Chery is the Chinese automaker with the largest export volume, but its exports are still concentrated in less developed regions such as Latin America and the Middle East. Chery is said to have long been interested in developing markets in developed regions such as Europe and the United States. “Once the Ebro factory reaches sufficient production scale, we will plan to export to other regions and countries in Europe, making it one of Chery’s major export factories globally,” said Chery Executive Vice President Zhang Guibing.
Furthermore, according to public information, Chery’s localized production in Europe this time is through a joint venture with the local Spanish company Ebro (Ebro-EV Motors). The division of labor between the two parties is very clear, with the production factory renamed the Ebro Factory, controlled by Ebro, while Chery is responsible for leading the technology upgrade of its joint venture brand for electric vehicles and developing new products.
The electric vehicle media The EV Report calls Ebro the “rise of a Spanish automotive icon”. It is reported that Ebro is a long-established local Spanish automaker, but it started with the production of agricultural vehicles such as tractors and has been transforming towards renewable and eco-friendly energy since 2013, and has launched an electric pickup in recent years. Ebro’s excellent R&D capabilities and the accumulated audience base of many years in the local market have laid a good foundation for the subsequent development of electric sedans.
Establishing a joint venture with a local company to enter the market is also an old trick used by foreign companies to enter China in the era of fuel-powered vehicles, only now the steering wheel has turned over to the hands of Chinese new energy vehicle companies.
Against the backdrop of EU anti-subsidy policies, choosing to build factories and localize production in Spain may be Chery’s best choice at the moment. According to the agreement, the Ebro factory will start production in the fourth quarter of this year, with the first models being pure electric and fuel versions of the Omoda 5, and plug-in hybrid models of the Jaecoo 7 will be produced later. Efficient cooperation will make Chery the first Chinese automaker to produce electric passenger vehicles in Europe, which is very beneficial for seizing market share.

The EU’s Policies are Undergoing Transformation, is it Good or Bad?

In October last year, it was a critical moment for Chinese new energy vehicle companies as their export strategies shifted to “localized production” – at that time, the European Commission officially launched an anti-subsidy investigation into China’s electric vehicles, revealing a clear “protectionist” attitude. In addition to non-tariff barriers, the EU has continued to put pressure on Chinese new energy vehicle companies through measures such as the Carbon Border Adjustment Mechanism (CBAM), the Net Zero Industry Act, and the Critical Raw Materials Act.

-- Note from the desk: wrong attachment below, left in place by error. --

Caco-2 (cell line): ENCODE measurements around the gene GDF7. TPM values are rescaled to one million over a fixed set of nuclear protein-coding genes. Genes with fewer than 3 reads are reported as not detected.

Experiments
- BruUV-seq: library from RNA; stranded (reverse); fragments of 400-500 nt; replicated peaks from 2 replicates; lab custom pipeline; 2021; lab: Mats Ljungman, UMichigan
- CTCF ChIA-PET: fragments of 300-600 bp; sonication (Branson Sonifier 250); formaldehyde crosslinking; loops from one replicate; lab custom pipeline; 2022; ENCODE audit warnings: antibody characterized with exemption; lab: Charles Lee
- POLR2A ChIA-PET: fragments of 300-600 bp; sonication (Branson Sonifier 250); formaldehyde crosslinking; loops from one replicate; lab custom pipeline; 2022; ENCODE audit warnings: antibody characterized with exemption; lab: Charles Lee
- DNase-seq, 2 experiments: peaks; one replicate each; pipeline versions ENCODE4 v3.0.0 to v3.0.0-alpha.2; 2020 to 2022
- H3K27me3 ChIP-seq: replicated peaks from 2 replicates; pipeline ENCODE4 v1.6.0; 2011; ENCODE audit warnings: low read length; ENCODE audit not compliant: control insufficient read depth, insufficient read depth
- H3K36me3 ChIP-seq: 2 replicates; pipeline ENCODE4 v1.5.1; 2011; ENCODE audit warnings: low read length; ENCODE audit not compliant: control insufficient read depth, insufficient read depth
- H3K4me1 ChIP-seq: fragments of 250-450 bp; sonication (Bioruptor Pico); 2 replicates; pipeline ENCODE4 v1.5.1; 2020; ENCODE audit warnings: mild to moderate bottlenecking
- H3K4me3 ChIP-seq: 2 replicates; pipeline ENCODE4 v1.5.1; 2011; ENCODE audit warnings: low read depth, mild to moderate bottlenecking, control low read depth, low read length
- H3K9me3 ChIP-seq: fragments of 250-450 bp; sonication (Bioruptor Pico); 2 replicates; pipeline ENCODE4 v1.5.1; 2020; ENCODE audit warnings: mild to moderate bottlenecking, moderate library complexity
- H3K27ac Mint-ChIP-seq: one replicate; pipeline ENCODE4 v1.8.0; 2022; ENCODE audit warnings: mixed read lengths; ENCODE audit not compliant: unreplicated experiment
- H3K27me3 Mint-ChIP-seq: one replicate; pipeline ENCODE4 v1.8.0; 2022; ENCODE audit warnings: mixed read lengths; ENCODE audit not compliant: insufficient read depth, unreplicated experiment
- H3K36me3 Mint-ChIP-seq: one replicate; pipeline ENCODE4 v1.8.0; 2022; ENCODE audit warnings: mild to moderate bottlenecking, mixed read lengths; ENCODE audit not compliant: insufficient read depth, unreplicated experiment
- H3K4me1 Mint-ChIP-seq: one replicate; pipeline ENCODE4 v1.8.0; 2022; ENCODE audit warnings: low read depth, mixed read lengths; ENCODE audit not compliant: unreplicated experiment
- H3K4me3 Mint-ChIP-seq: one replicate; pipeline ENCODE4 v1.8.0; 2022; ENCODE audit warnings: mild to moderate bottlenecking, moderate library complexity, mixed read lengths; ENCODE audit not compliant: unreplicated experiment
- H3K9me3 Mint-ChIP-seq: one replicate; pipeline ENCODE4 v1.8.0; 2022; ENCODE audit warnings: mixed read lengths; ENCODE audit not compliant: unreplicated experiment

After half a year, the export path has become increasingly difficult. Recently, the EU has issued warnings to the first three sampled companies in the anti-subsidy investigation – SAIC, BYD, and Geely – stating that they “did not provide sufficient information on subsidies, operations and supply chains”, and indicating that this could lead to unfavorable rulings by the EU,  and may even result in “higher tariffs on imported products.”
Faced with the superimposed crisis of EU pressure and the global economic downturn, new energy vehicle companies, if they want long-term development, seem to have no choice but to forge ahead, with no possibility of retreat.
“The EU’s policies are clearly using the environmental pretext, and any ESG slogans are driven by interests, and protecting domestic industries is also very normal. We can only buckle down and face these challenges, using other paths – such as joint venture factories – to solve the problem in a roundabout way,” an employee of a leading new energy company told the author.
However, the attitudes of EU member states towards localized investment by Chinese companies do not seem to be consistent. For example, Hungary has maintained a friendly attitude towards China from the very beginning. As the first European country to join the “Belt and Road” initiative, when the EU issued the “European Economic Security Comprehensive Plan” at the beginning of the year, Hungarian Trade Minister Péter Szijjártó openly stated that this was a “political” attempt by the less competitive EU countries, aimed at obstructing China’s investment in key areas such as electric vehicles. After the recent visit of China’s top leader to Hungary, the Hungarian side’s attitude has also confirmed their strong willingness to cooperate.
In addition, there are countries that previously expressed caution towards China but have recently taken a “big turnaround” in their attitude. For example, France, which had previously been pushing the EU to conduct anti-subsidy investigations on China, but recently, its Finance Minister Bruno Le Maire “called out” saying that “if the Chinese electric vehicle company BYD decides to set up a factory in France, France will welcome the company.” Even Italy, which has always been very cautious about Chinese electric vehicles, has also started to attract Chinese companies to set up factories locally.